In group theory, a field of mathematics, a double coset is a collection of group elements which are equivalent under the symmetries coming from two subgroups. More precisely, let G be a group, and let H and K be subgroups. Let H act on G by left multiplication and let K act on G by right multiplication. For each x in G, the (H, K)-double coset of x is the set

In mathematics, D3 (sometimes alternatively denoted by D6) is the dihedral group of degree 3 and order 6. It equals the symmetric group S3. It is also the smallest non-abelian group.

In mathematics, specifically in group theory, the direct product is an operation that takes two groups G and H and constructs a new group, usually denoted G × H. This operation is the group-theoretic analogue of the Cartesian product of sets and is one of several important notions of direct product in mathematics.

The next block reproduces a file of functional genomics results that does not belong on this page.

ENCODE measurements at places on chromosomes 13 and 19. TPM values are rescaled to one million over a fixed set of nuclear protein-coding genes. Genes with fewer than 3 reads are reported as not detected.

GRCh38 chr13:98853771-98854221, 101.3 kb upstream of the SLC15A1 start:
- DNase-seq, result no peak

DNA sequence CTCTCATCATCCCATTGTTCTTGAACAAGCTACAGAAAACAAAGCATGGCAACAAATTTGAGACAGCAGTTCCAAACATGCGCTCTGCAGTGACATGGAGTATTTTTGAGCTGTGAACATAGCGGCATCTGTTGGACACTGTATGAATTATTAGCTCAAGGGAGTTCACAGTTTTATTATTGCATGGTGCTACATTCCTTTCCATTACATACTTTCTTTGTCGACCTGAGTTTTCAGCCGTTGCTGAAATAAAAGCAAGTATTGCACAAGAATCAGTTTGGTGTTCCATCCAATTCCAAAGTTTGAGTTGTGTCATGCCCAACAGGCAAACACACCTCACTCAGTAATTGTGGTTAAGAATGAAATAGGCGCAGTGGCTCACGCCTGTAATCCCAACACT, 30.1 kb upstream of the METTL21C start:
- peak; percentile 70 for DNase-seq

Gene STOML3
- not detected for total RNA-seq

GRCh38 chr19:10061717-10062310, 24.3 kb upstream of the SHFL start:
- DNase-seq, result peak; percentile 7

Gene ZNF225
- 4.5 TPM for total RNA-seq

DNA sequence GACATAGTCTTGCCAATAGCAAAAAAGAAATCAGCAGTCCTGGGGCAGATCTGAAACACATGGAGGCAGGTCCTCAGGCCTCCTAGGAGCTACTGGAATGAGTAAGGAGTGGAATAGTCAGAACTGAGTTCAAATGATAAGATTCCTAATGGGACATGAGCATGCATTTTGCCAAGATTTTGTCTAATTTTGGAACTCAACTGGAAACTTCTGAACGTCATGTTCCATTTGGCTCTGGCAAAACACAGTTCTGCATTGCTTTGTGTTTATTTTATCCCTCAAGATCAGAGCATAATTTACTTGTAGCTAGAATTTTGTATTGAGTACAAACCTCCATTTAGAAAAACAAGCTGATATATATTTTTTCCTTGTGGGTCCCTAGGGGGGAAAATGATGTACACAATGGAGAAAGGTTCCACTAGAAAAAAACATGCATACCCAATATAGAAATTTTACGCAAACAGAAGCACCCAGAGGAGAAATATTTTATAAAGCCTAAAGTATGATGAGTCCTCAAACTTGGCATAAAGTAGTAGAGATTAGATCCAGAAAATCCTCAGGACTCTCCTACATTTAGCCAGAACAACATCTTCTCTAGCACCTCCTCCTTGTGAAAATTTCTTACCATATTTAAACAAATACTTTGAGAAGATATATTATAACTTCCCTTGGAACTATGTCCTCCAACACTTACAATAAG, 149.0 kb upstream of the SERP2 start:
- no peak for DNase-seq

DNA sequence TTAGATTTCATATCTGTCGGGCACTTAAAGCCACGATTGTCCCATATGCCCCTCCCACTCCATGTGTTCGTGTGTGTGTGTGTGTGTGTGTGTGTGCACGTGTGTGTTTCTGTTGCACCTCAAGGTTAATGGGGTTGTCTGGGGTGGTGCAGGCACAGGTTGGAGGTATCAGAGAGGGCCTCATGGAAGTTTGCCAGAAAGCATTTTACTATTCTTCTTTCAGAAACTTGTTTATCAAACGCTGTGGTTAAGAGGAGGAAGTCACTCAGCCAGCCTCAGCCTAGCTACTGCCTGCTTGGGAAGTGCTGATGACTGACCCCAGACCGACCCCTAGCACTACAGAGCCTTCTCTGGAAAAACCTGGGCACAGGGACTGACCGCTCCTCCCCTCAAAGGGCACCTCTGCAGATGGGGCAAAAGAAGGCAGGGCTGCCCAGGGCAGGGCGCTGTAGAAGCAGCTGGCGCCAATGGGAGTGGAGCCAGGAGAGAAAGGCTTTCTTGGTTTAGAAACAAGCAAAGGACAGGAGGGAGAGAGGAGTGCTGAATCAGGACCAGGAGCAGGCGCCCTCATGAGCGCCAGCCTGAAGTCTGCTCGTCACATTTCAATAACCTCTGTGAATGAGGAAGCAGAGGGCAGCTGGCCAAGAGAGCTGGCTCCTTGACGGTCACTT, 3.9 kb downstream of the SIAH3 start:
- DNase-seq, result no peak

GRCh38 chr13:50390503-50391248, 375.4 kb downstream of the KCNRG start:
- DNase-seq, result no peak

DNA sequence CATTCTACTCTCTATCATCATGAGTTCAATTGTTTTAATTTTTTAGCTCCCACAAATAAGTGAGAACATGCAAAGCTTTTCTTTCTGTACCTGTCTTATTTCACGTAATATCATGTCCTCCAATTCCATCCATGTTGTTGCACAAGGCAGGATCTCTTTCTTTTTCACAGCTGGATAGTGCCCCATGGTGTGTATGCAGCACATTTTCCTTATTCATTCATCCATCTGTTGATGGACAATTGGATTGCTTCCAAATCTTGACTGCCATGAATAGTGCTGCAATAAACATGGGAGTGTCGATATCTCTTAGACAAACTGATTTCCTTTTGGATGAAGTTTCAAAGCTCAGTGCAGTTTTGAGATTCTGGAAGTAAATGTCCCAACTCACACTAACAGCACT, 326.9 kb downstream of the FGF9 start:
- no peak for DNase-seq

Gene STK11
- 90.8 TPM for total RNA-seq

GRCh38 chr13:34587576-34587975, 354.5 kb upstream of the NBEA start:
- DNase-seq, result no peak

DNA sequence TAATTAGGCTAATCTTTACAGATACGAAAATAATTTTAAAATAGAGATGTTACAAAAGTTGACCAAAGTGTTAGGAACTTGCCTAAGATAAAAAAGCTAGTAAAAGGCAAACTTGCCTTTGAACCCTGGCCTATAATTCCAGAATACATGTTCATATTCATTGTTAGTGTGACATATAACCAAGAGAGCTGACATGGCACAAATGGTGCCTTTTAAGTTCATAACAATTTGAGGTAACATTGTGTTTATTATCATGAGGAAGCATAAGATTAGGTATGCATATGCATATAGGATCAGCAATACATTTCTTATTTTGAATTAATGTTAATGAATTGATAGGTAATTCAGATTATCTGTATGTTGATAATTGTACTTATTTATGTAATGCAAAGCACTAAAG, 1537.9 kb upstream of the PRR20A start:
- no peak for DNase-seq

## References

• Jacobson, Nathan (2009), Basic algebra, vol. 1 (2nd ed.), Dover, ISBN   978-0-486-47189-1 .
• Hungerford, Thomas (1974), Algebra (1st ed.), Springer-Verlag, ISBN   9780387905181 .
• Artin, Michael (2011), Algebra (2nd ed.), Prentice Hall, ISBN   9780132413770 .
• Dummit, David S.; Foote, Richard M. (2004). Abstract algebra (3rd ed.). Hoboken, NJ: Wiley. ISBN   9780471452348. OCLC   248917264.
• Gallian, Joseph A. (2013). Contemporary abstract algebra (8th ed.). Boston, MA: Brooks/Cole Cengage Learning. ISBN   978-1-133-59970-8. OCLC   807255720.
• Kurzweil, Hans; Stellmacher, Bernd (1998). Theorie der endlichen Gruppen. Springer-Lehrbuch. doi:10.1007/978-3-642-58816-7.
• Ash, Robert B. (2002). Abstract Algebra: The Basic Graduate Year. Department of Mathematics University of Illinois.